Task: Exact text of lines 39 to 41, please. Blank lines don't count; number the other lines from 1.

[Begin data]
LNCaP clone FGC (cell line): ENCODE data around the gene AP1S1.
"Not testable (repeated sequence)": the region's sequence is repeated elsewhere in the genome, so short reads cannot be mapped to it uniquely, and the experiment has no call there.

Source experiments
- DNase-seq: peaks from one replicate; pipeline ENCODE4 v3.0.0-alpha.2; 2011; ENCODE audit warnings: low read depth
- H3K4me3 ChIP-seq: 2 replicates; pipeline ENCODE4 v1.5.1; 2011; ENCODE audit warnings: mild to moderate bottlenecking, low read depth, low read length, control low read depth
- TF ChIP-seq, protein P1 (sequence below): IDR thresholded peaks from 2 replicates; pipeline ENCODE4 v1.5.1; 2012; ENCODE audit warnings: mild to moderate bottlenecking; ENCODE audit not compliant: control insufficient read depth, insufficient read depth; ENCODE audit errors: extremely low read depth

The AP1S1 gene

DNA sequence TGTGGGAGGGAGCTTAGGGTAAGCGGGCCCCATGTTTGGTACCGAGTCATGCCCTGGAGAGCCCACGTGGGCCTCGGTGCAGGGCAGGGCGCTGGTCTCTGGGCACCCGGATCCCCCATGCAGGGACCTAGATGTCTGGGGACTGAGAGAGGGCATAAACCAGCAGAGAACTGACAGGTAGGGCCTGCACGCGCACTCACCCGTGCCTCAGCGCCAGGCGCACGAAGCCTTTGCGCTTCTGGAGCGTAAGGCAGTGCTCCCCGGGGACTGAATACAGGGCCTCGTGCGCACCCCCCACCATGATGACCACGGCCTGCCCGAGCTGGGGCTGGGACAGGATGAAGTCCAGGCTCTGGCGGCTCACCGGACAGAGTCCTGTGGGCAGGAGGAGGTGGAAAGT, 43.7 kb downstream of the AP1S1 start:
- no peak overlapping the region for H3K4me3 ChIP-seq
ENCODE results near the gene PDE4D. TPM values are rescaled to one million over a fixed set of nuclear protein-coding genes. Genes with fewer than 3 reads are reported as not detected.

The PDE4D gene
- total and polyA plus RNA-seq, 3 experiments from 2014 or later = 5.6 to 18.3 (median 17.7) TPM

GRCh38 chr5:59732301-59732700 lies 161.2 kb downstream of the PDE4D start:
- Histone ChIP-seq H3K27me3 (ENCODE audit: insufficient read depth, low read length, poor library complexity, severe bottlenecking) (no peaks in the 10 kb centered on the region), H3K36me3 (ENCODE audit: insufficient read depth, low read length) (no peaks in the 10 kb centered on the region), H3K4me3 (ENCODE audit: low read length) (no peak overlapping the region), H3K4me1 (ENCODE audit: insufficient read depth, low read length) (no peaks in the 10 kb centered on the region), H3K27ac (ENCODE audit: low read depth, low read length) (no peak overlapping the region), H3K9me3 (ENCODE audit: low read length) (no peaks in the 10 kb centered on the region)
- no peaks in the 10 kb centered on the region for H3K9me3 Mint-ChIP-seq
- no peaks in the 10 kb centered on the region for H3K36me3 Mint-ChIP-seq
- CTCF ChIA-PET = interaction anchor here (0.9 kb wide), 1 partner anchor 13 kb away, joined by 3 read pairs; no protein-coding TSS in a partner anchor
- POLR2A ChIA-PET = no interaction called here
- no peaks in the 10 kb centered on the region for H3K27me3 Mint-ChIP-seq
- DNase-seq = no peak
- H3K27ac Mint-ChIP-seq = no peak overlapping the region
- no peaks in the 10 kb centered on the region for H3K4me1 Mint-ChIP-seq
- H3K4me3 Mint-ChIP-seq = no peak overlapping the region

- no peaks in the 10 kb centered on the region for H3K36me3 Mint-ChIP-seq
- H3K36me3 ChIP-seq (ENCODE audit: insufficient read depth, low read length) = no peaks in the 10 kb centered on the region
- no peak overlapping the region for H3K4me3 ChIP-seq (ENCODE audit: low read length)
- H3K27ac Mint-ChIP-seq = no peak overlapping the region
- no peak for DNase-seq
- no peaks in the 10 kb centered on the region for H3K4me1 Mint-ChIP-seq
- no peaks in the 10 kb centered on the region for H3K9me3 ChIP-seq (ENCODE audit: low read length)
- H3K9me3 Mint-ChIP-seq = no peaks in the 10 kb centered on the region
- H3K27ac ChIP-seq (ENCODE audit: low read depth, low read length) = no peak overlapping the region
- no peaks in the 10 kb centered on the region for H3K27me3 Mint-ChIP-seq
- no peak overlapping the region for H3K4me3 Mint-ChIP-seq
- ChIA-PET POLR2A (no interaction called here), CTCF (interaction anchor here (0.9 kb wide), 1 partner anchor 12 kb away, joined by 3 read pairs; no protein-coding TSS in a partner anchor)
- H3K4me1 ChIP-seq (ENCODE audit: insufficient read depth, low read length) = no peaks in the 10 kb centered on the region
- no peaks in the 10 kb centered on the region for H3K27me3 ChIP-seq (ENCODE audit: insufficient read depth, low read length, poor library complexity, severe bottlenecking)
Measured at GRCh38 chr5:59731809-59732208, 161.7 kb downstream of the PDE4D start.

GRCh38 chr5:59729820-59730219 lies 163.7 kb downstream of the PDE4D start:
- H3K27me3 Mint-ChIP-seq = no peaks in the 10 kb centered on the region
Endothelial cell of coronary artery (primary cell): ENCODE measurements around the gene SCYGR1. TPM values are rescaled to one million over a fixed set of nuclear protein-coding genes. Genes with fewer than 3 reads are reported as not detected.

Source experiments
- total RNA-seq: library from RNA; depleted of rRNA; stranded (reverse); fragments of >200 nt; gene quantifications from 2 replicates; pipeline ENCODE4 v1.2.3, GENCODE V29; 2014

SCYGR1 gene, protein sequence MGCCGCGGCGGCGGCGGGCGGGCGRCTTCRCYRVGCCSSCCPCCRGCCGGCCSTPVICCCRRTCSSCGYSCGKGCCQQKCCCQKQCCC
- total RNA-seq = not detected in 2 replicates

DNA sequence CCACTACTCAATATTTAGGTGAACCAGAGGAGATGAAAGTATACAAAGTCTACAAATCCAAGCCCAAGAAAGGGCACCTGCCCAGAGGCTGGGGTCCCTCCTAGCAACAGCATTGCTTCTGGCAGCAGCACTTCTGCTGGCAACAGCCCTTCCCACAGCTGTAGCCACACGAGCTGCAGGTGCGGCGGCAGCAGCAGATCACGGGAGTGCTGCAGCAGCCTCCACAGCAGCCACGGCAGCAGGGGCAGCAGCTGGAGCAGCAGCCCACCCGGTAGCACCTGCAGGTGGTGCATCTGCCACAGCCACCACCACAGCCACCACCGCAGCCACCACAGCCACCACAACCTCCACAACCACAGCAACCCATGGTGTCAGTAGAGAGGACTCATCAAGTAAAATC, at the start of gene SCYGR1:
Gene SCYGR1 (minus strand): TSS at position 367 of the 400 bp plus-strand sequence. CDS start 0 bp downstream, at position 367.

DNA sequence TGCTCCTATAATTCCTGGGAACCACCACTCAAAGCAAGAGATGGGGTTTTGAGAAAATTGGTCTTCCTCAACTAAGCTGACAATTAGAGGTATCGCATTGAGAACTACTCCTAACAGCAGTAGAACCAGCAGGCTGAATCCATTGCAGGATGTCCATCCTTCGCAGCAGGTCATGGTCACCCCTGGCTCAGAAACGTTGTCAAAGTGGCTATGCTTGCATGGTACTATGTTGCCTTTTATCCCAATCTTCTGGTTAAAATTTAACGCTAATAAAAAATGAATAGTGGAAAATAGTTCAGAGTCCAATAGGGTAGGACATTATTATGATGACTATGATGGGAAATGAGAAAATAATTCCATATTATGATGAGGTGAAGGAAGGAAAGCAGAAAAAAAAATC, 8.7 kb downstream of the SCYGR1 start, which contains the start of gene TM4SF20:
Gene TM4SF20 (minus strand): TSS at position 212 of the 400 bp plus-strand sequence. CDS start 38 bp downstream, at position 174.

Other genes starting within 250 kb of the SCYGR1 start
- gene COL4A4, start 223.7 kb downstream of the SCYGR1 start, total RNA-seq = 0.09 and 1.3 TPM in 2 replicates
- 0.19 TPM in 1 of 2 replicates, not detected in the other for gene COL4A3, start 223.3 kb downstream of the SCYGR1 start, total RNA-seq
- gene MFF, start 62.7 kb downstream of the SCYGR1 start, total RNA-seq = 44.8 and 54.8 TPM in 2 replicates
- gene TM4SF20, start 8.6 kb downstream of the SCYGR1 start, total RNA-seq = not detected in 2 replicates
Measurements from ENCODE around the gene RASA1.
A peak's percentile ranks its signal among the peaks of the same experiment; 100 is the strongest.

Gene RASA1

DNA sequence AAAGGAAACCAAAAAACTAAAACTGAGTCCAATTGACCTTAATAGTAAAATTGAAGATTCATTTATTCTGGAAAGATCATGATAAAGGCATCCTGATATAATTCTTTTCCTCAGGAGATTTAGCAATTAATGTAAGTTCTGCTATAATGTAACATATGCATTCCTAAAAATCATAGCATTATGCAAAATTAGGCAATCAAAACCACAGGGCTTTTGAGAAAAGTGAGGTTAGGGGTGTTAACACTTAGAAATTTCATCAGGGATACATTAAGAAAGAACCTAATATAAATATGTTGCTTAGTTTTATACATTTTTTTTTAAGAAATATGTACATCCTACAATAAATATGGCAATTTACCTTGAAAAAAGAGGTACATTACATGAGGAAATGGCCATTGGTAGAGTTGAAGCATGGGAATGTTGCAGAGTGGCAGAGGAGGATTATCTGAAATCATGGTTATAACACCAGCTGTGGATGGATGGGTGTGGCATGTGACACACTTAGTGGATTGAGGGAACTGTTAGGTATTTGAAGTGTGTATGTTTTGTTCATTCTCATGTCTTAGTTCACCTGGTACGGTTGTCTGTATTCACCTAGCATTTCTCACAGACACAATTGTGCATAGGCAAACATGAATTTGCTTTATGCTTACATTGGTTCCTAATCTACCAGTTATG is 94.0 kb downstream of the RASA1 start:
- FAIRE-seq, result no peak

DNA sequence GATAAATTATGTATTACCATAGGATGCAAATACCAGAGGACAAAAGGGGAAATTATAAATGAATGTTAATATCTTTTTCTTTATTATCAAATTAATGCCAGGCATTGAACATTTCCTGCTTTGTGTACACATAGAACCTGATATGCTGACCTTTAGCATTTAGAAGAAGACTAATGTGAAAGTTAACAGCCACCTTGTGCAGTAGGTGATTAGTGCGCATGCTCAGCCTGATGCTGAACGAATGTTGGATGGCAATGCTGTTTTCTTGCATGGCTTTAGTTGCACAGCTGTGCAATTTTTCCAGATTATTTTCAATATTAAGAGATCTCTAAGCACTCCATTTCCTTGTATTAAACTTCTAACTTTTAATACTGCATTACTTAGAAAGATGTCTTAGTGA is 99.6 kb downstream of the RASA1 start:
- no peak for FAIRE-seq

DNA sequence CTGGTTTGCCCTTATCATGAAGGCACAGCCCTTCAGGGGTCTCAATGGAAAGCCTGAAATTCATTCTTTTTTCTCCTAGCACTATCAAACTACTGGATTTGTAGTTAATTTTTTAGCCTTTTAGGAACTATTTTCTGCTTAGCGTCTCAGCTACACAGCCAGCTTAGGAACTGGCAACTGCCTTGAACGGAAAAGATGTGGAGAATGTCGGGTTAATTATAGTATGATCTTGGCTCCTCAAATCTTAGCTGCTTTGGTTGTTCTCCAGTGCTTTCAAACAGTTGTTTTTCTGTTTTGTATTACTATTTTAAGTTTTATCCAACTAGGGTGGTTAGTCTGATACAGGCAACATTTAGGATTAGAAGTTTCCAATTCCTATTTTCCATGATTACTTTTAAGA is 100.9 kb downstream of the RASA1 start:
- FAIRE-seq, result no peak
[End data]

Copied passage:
GRCh38 chr5:59729820-59730219 lies 163.7 kb downstream of the PDE4D start:
- H3K27me3 Mint-ChIP-seq = no peaks in the 10 kb centered on the region
Endothelial cell of coronary artery (primary cell): ENCODE measurements around the gene SCYGR1. TPM values are rescaled to one million over a fixed set of nuclear protein-coding genes. Genes with fewer than 3 reads are reported as not detected.